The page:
Please note that this post contains affiliate links and any sales made through such links will reward a small commission – at no extra cost to you.

A native of Mendenhall, MS, Hank was married to the former Frankie Elizabeth Bryant  (53 years).  He was the father of three:  Missy Gaines (Perry), Russ (Shely), and Greg, and the grandfather of six (6): (Missy’s) Lindley Brooks and Henry Griffin “Grif” Gaines;  (Russ’s) Cashe Newell, Emily Crawford, and Jack Langston Shows; and (Greg’s) Saxon Suede Shows.  Hank loved his family dearly and, to him, each grand was the “apple of his eye.”  He was a member of the First Baptist Church of Coldwater, MS, where he served as a deacon, member of the Personnel Committee and Sunday School Teacher.  His being chosen as a deacon by his church congregation was most humbling and definitely a highlight of his many achievements throughout his life.
In 1964 Hank graduated from Mendenhall High School.  His senior year, his team played in The Mississippi Bowl and he was voted Most Valuable Offensive Player of the game.  He was truly blessed by having outstanding coaches at Mendenhall High School, A.J. Mangum, Wally Beech and Carroll Greer, and each one had a strong, positive influence on his life.  In 1964, he played in the Mississippi All-star Football Game and was also elected Mr. Mendenhall High School.
Hank began his higher education at the University of Mississippi where he received his Bachelor’s Degree in Health and Physical Education.  He later attended William Carey College and was awarded his Master’s Degree in School Administration.  During his years at Ole Miss, he, as well as his brother, James Larry, were scholarship members of the Ole Miss Rebels football team playing for legendary coach, Johnny Vaught.  Hank was a member of the Ole Miss “M” Club, lettering in football for three years.  He caught Archie Manning’s first college touchdown pass, which incidentally was against Alabama.  After the game, Alabama legendary coach, Bear Bryant, went to the Ole Miss dressing room and congratulated Hank on his catch.  Ole Miss defeated Alabama that Saturday!  Hotty Toddy!  The Ole Miss Rebels played in the following post season bowls all three years: the 1966 Liberty Bowl, the 1967 Sun Bowl and the 1968 Liberty Bowl, and Hank was named Most Valuable Offensive Player in the 1968 Liberty Bowl.  He was chosen as Co-Captain of the 1968 Ole Miss Rebels by teammates, and he received the 1968 Ole Miss Leadership Award, the highest award given to a senior, also chosen by his teammates. He is a lifetime member of the Ole Miss “M” Club Alumni Association and is an active member of the Ole Miss Alumni Association.  He loves Ole Miss football!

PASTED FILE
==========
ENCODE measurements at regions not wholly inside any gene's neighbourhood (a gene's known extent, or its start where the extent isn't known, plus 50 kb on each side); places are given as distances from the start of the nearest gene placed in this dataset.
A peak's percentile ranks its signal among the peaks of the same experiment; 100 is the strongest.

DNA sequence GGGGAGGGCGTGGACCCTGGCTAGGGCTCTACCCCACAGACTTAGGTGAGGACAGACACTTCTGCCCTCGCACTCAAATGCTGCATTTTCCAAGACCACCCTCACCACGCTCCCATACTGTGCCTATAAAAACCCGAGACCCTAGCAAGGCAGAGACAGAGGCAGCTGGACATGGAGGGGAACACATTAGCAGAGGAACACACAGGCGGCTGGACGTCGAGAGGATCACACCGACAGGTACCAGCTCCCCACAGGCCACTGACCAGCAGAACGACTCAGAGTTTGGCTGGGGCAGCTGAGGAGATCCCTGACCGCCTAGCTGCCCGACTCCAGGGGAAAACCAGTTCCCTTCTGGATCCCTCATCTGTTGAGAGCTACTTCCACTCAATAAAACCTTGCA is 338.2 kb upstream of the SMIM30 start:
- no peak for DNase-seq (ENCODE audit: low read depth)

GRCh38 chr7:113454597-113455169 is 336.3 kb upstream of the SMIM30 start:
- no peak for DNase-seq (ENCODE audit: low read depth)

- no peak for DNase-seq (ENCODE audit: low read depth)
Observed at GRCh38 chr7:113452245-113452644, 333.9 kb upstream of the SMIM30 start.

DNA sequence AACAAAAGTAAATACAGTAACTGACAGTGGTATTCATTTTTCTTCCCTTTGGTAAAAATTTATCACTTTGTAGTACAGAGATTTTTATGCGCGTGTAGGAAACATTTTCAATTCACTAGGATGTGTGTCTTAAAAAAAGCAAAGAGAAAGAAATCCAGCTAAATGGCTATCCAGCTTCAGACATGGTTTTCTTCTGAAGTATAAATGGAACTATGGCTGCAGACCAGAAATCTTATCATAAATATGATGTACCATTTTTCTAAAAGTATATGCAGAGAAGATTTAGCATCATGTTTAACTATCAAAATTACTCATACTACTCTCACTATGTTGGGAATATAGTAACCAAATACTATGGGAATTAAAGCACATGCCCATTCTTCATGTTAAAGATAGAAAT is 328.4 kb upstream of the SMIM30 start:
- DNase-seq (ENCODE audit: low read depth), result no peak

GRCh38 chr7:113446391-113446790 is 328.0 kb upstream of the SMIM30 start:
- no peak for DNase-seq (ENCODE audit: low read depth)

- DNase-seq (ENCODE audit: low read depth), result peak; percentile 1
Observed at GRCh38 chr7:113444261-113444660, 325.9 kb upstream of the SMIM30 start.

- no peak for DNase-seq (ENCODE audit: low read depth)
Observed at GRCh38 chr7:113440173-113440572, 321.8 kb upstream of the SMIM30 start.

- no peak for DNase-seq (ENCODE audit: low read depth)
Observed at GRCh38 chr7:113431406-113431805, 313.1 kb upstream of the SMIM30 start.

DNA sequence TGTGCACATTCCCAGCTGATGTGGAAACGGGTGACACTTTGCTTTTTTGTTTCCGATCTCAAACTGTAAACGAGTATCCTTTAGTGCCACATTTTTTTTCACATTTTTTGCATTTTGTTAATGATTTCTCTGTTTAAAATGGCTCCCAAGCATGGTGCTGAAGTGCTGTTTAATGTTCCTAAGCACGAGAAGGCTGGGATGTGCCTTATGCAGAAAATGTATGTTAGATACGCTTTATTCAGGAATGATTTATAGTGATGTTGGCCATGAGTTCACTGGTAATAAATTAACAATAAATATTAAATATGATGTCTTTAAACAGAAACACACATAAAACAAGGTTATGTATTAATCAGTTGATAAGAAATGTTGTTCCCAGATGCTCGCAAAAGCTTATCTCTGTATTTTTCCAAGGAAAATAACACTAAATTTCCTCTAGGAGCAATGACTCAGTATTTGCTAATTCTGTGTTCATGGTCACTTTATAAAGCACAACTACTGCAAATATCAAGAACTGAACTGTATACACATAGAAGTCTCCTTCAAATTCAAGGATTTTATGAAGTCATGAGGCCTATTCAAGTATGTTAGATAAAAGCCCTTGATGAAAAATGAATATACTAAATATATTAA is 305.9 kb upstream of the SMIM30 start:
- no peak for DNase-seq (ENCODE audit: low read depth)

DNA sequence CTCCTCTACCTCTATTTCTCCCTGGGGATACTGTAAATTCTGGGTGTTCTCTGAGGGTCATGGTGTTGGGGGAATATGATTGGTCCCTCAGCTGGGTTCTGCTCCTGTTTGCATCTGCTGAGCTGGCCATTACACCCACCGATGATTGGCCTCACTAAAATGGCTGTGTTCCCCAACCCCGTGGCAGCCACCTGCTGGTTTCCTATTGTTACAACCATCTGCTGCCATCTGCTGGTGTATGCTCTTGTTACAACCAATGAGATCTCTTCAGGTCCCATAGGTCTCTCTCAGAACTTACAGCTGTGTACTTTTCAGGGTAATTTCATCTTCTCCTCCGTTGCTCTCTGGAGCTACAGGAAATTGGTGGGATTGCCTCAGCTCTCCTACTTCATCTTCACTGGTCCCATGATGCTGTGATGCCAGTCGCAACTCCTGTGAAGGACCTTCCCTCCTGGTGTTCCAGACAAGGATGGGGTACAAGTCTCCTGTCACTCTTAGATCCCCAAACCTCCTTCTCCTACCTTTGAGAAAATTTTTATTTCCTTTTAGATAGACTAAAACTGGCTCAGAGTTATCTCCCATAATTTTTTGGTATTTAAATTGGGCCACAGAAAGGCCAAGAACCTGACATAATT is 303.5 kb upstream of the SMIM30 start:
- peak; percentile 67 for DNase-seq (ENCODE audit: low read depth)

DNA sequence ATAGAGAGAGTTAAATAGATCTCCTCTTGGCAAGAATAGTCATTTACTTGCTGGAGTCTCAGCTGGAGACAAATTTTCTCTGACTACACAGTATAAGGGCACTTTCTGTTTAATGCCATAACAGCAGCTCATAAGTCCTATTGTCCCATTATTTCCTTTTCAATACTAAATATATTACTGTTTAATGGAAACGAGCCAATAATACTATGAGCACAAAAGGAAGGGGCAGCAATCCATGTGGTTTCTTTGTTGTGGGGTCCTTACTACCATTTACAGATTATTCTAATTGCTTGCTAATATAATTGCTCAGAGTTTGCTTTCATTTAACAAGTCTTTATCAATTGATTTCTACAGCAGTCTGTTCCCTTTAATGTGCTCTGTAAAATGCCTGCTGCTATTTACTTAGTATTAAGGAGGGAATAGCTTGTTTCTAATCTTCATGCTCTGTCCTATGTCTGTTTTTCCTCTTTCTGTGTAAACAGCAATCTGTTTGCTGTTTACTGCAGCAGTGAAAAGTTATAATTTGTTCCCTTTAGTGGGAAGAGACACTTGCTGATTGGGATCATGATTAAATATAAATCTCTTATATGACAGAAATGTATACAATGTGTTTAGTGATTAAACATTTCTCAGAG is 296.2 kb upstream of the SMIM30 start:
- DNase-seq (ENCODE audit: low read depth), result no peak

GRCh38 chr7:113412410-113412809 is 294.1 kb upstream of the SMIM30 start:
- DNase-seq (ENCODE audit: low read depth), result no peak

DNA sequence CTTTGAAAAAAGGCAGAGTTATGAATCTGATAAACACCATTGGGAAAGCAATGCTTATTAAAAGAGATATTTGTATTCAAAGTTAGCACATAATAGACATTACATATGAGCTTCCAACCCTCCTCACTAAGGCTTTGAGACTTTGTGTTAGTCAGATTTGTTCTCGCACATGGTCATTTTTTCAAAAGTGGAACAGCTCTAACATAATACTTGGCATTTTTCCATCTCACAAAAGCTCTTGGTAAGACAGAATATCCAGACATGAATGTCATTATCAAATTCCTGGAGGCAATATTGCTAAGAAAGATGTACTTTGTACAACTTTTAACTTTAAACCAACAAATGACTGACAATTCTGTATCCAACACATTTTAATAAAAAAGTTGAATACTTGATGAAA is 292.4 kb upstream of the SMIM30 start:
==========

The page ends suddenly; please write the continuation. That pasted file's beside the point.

His life’s dream was to become a coach.  He began fulfilling his dream in Greenville, MS, at GHS in the fall of 1969.  His coaching career began as an offensive line coach at GHS working with Principal Bill Dodson and head football Coach Gary Dempsey.  The following year, he moved to Laurel, MS where he became offensive line coach and tennis coach with the R.H. Watkins High School Golden Tornadoes under head coach, George Blair, who was a member of the 1960 Ole Miss Ole Miss Rebels National Championship Team.  Working with George Blair and his coaching staffs for 7 years was a blessing for Hank on and off the field.  And following George Blair’s departure to Oxford in 1977 to become the Ole Miss Freshman Football Team Head Coach, Hank was named Athletic Director and Head Football Coach at R.H. Watkins High School.  During his 10-year tenure, several championships were won.  The Golden Tornadoes won the South Big 8 Championship in 1974 and played for Big 8 Championship.  Hank was recipient of the Coach of the Year Award numerous years for both football and tennis.  He was elected President of the Athletic Directors of the Big 8 Conference (member of the MHSAA) at their annual convention in 1979.
In February of 1980 following his 10-years with RH Watkins High School  Hank was hired as the offensive coordinator for the Northwest Mississippi Junior College football team, the Rangers, where he coached with his brother, for the next six years under Ray Poole, Sr. and Bobby Franklin, both former Ole Miss Rebels.  In 1982, the Rangers were the MACJC State Champions as well as the 1982 NJCAA National Champions.  In 1983 and in 1985, the Rangers were the MACJC North State Champions.
Following his 6 years with the Rangers, in February of 1986, he accepted the position of High School Principal, Athletic Director, and Head Football Coach at Magnolia Heights School in Senatobia, MS.  There he worked with outstanding educator, Headmaster Dr. Marvin Lishman, for 8 years.   Two of his former NWJC Rangers, Jon Wilson and Cliff Young would join him as his assistants during his tenure at MHS.  James “Jim” Patterson also served as an assistant football coach during Hank’s leadership.  Cliff Young was later named head football coach at Magnolia Heights School in 1997 (still maintains the title today), and he has been a most successful leader of the Chiefs’ Football team.  Hank coached both his sons at Magnolia Heights, Russ and Greg, and that was an awesome, fulfilling experience for him and his sons.  In 1987 the Chiefs were AA North State Football Champions and played for the State Championship.  During the years 1986, 1987, 1989, and 1992, they were North AA Conference Champs. His win–lose record for the 8 years was 65-25.   During those years, Magnolia Heights also won the girls overall state championship, boys overall state championship, and baseball state championships.  All three of his children, Missy, Russ and Greg, were members of a Magnolia Heights Overall State Basketball Championship team.  Missy was MAIS AA State Tennis Doubles Champion in 1985 and later played one year for the Lady Rebels under Coach Van Chancellor.  Greg also played on the 1990 Magnolia Heights State Baseball Championship team.  Russ went on to play quarterback at Ole Miss and was elected co-captain of the 1992 Ole Miss Rebels football team. His wife, Frankie, was an outstanding basketball player scoring 32 points in a Jones County Championship game and winning both 50 yard dash and 75 yard dash in a Jones County Track Championship.  Several of her tennis teams have won 3.5 Women’s State Championships.  The love for sports and for competition has been a tradition of the Shows family through the years.  During his tenure at Magnolia Heights as athletic director, all sports won state championships.   Hank’s three children are graduates of Magnolia Heights School.  The administration, teachers, students, and patrons have always been like family to him and his family.  And after retirement, as long as he was able, he stood on the MHS sideline as an assistant football coach, loving and enjoying just being a part of the Cliff Young’s Chiefs’ organization.  Then he sat in the end zone at every game he could attend.